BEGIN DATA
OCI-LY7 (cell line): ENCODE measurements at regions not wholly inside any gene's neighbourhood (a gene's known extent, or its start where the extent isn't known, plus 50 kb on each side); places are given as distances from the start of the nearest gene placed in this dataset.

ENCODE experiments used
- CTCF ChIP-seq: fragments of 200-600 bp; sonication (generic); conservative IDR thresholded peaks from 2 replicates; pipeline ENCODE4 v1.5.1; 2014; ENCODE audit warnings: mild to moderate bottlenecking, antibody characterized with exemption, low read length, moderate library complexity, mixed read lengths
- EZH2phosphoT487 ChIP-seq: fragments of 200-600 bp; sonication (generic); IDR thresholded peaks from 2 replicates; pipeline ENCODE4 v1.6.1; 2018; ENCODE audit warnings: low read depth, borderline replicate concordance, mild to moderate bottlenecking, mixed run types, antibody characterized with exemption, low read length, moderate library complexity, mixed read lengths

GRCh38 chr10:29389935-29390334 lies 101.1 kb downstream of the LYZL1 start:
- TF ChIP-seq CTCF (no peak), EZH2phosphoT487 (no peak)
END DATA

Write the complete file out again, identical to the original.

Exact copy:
OCI-LY7 (cell line): ENCODE measurements at regions not wholly inside any gene's neighbourhood (a gene's known extent, or its start where the extent isn't known, plus 50 kb on each side); places are given as distances from the start of the nearest gene placed in this dataset.

ENCODE experiments used
- CTCF ChIP-seq: fragments of 200-600 bp; sonication (generic); conservative IDR thresholded peaks from 2 replicates; pipeline ENCODE4 v1.5.1; 2014; ENCODE audit warnings: mild to moderate bottlenecking, antibody characterized with exemption, low read length, moderate library complexity, mixed read lengths
- EZH2phosphoT487 ChIP-seq: fragments of 200-600 bp; sonication (generic); IDR thresholded peaks from 2 replicates; pipeline ENCODE4 v1.6.1; 2018; ENCODE audit warnings: low read depth, borderline replicate concordance, mild to moderate bottlenecking, mixed run types, antibody characterized with exemption, low read length, moderate library complexity, mixed read lengths

GRCh38 chr10:29389935-29390334 lies 101.1 kb downstream of the LYZL1 start:
- TF ChIP-seq CTCF (no peak), EZH2phosphoT487 (no peak)